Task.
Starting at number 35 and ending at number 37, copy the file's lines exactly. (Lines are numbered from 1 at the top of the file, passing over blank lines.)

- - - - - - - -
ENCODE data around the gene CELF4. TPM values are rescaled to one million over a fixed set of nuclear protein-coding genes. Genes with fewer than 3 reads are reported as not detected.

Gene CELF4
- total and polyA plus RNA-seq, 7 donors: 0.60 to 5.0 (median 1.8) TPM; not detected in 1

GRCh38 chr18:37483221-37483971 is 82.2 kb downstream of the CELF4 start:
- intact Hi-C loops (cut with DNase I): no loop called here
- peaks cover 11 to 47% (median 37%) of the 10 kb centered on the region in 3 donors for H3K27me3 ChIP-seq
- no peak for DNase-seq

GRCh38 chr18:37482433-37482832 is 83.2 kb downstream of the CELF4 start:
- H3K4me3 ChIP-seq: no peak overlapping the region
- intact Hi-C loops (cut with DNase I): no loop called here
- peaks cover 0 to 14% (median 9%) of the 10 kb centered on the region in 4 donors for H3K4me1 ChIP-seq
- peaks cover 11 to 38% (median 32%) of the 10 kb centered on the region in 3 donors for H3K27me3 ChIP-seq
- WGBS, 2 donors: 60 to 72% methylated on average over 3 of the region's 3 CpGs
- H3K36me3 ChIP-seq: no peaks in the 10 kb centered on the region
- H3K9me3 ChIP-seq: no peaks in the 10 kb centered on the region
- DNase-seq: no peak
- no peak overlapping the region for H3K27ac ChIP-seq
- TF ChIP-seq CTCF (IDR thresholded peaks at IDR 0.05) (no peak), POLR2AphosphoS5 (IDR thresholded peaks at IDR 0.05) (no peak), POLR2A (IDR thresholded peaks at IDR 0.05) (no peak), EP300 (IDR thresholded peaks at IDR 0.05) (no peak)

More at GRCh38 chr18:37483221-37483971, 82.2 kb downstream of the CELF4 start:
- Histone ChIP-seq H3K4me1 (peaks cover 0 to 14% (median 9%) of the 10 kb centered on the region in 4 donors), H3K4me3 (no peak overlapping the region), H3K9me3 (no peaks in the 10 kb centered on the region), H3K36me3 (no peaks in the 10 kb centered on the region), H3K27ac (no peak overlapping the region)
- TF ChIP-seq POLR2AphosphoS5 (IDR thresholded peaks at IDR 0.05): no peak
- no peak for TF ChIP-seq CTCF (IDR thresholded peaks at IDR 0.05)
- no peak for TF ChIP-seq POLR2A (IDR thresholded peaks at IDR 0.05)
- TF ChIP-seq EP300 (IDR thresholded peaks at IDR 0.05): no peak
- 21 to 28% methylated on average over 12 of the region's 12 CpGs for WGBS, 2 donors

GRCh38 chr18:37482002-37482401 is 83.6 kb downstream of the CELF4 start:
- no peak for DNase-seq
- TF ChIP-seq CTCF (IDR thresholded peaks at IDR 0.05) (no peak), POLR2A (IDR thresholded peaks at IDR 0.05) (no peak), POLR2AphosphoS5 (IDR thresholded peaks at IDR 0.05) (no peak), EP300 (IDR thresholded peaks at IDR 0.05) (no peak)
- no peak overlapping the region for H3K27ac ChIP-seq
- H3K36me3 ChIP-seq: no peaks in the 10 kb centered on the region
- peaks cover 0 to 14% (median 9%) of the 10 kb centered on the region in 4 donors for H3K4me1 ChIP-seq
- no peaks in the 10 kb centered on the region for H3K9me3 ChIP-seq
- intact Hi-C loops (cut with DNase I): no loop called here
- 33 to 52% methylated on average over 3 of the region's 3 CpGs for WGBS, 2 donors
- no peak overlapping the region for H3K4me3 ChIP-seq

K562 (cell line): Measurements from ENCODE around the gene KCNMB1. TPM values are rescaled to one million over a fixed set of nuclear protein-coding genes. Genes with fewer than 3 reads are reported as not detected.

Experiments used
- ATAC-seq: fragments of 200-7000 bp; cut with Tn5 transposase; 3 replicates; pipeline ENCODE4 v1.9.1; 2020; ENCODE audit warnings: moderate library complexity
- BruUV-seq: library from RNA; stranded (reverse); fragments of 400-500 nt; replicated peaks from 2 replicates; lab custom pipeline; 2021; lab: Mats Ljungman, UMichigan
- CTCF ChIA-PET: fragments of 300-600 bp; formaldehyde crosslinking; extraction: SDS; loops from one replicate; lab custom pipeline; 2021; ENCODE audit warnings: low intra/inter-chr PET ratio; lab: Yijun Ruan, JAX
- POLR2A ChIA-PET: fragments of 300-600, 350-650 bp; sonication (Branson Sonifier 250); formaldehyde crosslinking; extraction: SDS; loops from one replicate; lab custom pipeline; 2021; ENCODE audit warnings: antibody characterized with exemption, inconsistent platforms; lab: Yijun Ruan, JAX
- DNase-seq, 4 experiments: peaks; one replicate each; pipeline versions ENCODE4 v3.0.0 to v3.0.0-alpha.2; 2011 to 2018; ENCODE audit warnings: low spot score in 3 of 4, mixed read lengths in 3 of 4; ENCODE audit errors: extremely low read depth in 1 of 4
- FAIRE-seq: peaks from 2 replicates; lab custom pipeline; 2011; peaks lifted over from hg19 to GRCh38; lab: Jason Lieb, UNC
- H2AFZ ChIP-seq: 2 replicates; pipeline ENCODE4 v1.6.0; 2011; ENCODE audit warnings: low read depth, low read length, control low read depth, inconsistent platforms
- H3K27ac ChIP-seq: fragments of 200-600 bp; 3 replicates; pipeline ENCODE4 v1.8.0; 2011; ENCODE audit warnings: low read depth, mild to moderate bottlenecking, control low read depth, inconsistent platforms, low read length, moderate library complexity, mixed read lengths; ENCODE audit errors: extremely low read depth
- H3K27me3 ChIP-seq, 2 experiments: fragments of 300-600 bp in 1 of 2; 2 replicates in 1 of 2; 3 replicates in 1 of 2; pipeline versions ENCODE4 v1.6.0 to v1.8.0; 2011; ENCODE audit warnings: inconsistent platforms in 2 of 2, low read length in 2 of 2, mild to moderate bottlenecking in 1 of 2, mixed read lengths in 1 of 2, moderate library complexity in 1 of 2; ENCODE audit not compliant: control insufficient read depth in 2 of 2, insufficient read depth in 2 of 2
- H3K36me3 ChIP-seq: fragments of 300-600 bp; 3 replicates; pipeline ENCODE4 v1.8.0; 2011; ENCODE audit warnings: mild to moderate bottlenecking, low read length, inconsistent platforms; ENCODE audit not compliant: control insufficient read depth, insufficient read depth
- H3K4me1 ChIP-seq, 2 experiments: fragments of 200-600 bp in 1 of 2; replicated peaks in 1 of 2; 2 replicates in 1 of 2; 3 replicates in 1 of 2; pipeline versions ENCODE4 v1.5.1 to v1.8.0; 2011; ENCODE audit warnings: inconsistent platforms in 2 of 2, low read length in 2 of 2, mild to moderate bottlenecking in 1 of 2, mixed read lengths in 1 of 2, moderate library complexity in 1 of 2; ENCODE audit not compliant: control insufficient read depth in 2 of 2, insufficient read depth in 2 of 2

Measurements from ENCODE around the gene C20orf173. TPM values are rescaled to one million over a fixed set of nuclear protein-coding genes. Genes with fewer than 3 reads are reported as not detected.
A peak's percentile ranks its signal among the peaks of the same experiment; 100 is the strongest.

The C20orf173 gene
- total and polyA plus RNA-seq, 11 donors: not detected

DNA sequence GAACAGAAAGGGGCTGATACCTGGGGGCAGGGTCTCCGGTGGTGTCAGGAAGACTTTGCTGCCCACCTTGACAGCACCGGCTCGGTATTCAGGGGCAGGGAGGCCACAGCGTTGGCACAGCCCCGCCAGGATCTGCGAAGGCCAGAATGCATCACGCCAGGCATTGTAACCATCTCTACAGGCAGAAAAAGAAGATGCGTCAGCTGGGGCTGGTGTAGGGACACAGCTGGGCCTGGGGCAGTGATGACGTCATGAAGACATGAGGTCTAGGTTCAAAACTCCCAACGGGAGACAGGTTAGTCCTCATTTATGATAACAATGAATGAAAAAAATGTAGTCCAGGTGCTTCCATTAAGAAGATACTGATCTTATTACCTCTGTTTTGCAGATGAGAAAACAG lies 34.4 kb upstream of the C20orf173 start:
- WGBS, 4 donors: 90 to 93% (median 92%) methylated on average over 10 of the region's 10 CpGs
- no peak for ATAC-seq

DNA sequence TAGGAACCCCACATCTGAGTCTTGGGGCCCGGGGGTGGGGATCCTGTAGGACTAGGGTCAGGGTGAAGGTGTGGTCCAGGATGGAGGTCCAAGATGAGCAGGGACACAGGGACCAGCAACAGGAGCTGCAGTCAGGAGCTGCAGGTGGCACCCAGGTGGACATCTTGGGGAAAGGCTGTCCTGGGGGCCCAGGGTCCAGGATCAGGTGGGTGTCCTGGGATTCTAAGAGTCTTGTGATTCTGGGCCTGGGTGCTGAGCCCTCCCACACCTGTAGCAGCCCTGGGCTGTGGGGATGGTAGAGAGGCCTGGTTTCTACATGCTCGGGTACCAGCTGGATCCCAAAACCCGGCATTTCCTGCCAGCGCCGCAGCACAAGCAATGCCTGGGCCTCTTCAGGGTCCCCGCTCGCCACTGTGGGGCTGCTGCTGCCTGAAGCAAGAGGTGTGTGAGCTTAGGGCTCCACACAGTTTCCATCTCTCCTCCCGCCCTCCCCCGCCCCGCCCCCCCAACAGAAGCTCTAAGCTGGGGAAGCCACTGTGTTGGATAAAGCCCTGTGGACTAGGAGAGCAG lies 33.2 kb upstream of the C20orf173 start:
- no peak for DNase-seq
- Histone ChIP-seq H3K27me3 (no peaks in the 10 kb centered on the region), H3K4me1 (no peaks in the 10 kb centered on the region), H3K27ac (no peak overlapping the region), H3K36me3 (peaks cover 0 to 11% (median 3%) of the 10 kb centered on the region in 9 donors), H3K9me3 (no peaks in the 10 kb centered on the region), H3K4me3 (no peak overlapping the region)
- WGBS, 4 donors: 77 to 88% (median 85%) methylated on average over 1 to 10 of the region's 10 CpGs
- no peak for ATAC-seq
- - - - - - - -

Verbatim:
- no peak overlapping the region for H3K4me3 ChIP-seq

K562 (cell line): Measurements from ENCODE around the gene KCNMB1. TPM values are rescaled to one million over a fixed set of nuclear protein-coding genes. Genes with fewer than 3 reads are reported as not detected.

Experiments used